Worlds Adrift has been described as a community-created MMO, and it really is. Almost all of the islands have been created by them, and there have been players in closed tests helping Bossa to see how the game was working, giving their feedback and helping to shape the game. As they push the boundaries, Bossa have put more and more control over the game’s look, feel and design into their hands.
Giving an example, Luke said, “We wanted our world to be old enough so there’s not any wooden assets in the game, because it would have rotted away, so it’s just crumbling ruins, but when players were building stuff, they were building little shacks and shanty towns. They were building them out of the stone blocks that we’d made, but in the style of old wooden mansion thing. We always had a problem with that, but now we’re just going to give them the wooden assets and we’ve stripped back the official time that the world broke apart.
“We had an idea in our heads of how old the ruins and stuff were, but players are pretty much building complete bunker things. Sometimes they’ll go full on overgrown ruins, somethings they’ll go, ‘Oh, it’s preserved’. Who’s to say before the players were in the game, there weren’t other people building stuff? But the idea is that the official lore stops the moment that the game launches, and then it’s the story of the players and their journeys.”
Soon they’ll be able to add hazards like turrets, create dungeons, place reward chests in the game, with plans to implement switches and wiring down the line. Bossa are really trusting them not to overstep the mark, just as they have with all the creations to date, letting them create unique platforming challenges and puzzles to reach player-creator placed loot chests. The one concession to “impossible” challenges is that their rewards will get bigger and better the longer they go unclaimed.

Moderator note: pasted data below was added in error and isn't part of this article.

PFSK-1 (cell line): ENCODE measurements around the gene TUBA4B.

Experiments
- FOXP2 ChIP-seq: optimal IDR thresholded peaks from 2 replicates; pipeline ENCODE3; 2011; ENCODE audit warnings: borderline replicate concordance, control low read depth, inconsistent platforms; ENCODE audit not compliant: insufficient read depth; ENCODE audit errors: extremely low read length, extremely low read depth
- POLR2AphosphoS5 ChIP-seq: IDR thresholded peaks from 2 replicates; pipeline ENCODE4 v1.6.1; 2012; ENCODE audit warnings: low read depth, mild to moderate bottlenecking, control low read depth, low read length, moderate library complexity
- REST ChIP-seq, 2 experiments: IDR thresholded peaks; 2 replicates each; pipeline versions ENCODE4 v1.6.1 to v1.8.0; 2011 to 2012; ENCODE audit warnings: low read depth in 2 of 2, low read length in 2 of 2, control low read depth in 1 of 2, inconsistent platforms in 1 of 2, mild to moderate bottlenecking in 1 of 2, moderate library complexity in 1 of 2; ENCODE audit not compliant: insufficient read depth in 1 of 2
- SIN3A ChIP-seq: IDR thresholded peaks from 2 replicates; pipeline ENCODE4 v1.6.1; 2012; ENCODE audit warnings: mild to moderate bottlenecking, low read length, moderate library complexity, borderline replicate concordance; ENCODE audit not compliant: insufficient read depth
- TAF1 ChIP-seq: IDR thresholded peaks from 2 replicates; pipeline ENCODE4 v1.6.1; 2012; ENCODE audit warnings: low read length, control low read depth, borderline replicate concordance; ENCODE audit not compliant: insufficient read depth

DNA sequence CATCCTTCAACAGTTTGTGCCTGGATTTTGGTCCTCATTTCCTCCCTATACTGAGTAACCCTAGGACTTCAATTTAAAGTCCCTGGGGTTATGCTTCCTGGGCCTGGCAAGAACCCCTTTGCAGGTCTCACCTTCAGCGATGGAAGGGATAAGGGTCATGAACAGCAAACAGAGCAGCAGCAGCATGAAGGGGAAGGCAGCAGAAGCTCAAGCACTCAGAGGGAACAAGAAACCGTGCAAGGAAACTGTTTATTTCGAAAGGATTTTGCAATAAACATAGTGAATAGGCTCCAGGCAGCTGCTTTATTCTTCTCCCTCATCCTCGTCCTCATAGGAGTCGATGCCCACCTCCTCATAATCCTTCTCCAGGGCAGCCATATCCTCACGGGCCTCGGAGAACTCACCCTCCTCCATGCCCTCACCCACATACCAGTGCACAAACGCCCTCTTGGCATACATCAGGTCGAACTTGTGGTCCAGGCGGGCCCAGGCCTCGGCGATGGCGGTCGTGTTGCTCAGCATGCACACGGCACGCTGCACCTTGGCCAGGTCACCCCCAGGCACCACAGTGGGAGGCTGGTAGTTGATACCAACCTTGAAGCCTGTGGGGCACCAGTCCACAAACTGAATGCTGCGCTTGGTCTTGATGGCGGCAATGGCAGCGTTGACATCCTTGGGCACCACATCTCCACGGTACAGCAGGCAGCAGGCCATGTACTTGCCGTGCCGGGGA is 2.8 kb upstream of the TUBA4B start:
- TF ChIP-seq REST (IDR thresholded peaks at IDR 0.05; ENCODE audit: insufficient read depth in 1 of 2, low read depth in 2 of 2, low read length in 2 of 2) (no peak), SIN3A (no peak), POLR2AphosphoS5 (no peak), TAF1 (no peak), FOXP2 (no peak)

When the game launches into Early Access in May, it will be far from the end of Bossa’s development of the game. There’s still alliances and social elements to formalise, which will then mean you’re able to claim islands as your territory and for rivalries to spring up. Even a few months after release, it could be a very different feeling game as these all take form.
“It’s essentially that [we’re going to let this evolve],” Luke admitted. “We’re not quite sure, but we do have the things in place. With the territory control side of things, we haven’t revealed the full details of that yet, but it very much still includes the need to explore the islands and it’s more a player generated exploration. I’ve got to be vague, but we’re very, very aware of keeping the exploration side of things and really utilising the islands, rather than just sticking a thing on the surface and that’s it, you own the island. We want to utilise all these crazy temples and structures that the players have been building.